Originally written on December 20, 2006 for publication in The Comics Journal
37 for ’06
The following three dozen or so writers/artists/cartoonists/editors collectively created my favorite comics of the year. (NB: Since the Journal‘s deadline for Best Ofs was before the Christmas break–my prime time for cramming in all the books I hadn’t gotten around to over the rest of the year–please interpret any embarrassing omissions on my part as “stuff I missed” rather than “stuff I didn’t like.” For the most part.)
Brian K. Vaughan: In a better world, Vaughan’s ultra-professional scripting and deft balance between engaging soap operatics, sly and non-didactic socio-political exploration and faultless superhero action in titles such as Ex Machina, Doctor Strange: The Oath and (especially) Runaways would be the standard below which any other writers would be laughed out of the “mainstream.” If you can’t be at least this good–and thanks in part to his astute taste in artistic collaborators, including Tony Harris, Marcos Martin and Adrian Alphona–you really should do us a favor and just stop.
Christos Gage: Re: Union Jack and StormWatch: P.H.D.–congratulations, Mr. Gage. You have met the Vaughan Standard.
Ed Brubaker: Despite some well-intentioned but dishwater-dull franchise resuscitation attempts like X-Men: Deadly Genesis and Uncanny X-Men, The Man Who Would Be Bendis became a bona fide Name this year in superhero circles due to a pair of books in which it seems like he can do no wrong. The first is Daredevil, a title he inherited from his Bendis only to take it away from his superstar friend’s obsessions with dialogue and identity and move it even further into the realm of noir; if it weren’t for the fact that it stars an acrobat, you could easily hear Robert Mitchum’s voice reading the caption boxes. The second is the even-better Captain America, which is simply the best work anyone has done with the character, ever; an epic battle royale between Brubaker’s talent and the understated craftsmanship of his artists Steve Epting and Mike Perkins in one corner and the seemingly mutually exclusive Cap characterizations of two-fisted WWII patriotic icon, post-9/11 metaphor for Where We Are As A Nation, Steranko-influenced super-spy and Marvel Universe Star-Spangled Avenger superhero in the other. Brubaker wins, easily. (His creator-owned thriller Criminal and his and Matt Fraction’s collaborative updating of The Immortal Iron Fist from the Bruce Lee era to the Quentin Tarantino one are pretty good too.)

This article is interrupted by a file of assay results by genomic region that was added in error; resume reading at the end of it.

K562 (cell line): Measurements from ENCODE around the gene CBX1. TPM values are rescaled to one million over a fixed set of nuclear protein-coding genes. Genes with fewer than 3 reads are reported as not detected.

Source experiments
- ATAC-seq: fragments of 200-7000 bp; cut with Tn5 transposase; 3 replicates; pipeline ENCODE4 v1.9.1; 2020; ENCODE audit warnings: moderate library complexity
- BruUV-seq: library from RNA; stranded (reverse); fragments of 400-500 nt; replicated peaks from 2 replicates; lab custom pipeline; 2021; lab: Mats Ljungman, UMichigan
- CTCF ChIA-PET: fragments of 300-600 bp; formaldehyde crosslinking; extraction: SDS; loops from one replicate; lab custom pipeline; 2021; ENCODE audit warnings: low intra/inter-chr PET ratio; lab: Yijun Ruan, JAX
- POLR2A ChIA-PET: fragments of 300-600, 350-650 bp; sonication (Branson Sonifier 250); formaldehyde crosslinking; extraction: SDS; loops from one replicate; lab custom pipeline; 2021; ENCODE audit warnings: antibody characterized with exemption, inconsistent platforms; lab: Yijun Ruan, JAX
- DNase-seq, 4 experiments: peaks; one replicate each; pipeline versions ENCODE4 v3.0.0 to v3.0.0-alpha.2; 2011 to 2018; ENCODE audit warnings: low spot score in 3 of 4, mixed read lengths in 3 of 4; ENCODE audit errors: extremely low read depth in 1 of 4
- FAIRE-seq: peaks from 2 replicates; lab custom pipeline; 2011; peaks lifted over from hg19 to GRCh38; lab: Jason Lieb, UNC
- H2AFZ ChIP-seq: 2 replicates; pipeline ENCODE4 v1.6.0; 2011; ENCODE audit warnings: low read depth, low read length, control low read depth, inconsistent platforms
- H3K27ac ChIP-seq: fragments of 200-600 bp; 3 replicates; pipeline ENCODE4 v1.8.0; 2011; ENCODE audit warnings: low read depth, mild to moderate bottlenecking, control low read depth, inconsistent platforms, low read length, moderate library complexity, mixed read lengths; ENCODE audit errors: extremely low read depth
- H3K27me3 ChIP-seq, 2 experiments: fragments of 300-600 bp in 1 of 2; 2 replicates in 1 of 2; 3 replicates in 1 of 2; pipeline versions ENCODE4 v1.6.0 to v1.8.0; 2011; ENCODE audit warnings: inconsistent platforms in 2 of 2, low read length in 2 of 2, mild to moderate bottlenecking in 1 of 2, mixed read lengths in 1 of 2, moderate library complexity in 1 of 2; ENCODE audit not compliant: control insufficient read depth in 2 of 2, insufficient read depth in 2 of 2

Robert Kirkman: The bulk of his corporate character work for Marvel (with the exception of the balls-out insane Marvel Zombies, easily the strangest thing the House of Ideas’ main wing has put out since George W. Bush’s reelection) has been utterly forgettable ’90s nostalgia-mongering. But the writer’s ongoing series for Image, The Walking Dead and Invincible, continue to be the most unpredictable horror and superhero titles in the market respectively, and among the most fun. It helps if you enjoy entirely gratuitous violence, which I do.
Grant Morrison: Is Grant Morrison the best superhero writer ever at this point? He’s certainly better than Moore, most people would say he’s better than Miller, and the Kirby comparison is just too much of an apples/oranges deal. There was certainly no better single superhero comic than All Star Superman #4 this year, that’s for sure; Morrison and artist Frank Quitely, who for all intents and purposes might as well be a homunculus that Morrison conjures from the ether to turn his visions into reality, use the basic building blocks of Bizarro, Doomsday and Jimmy Olsen to create a story that conveys everything appealing about Superman and his mythos, two things that I frankly didn’t think had all that much appealing stuff going for them. Oh, hey, did I say there was no better single superhero comic than All Star Superman #4 this year? I just thought of Seven Soldiers #1 and realized I may have lied. If ever there was a spandex book with a last page that better conveyed that euphoric feeling you get when you hear the last song on your favorite rock record, I haven’t read it. Finally, I can’t help but feel that Morrison is the animating spirit behind the weekly onslaught of High Superhero formal weirdness that is 52, and from what I understand, his fellow writers on the now-boring, now-baffling, now-exhilarating project feel the same.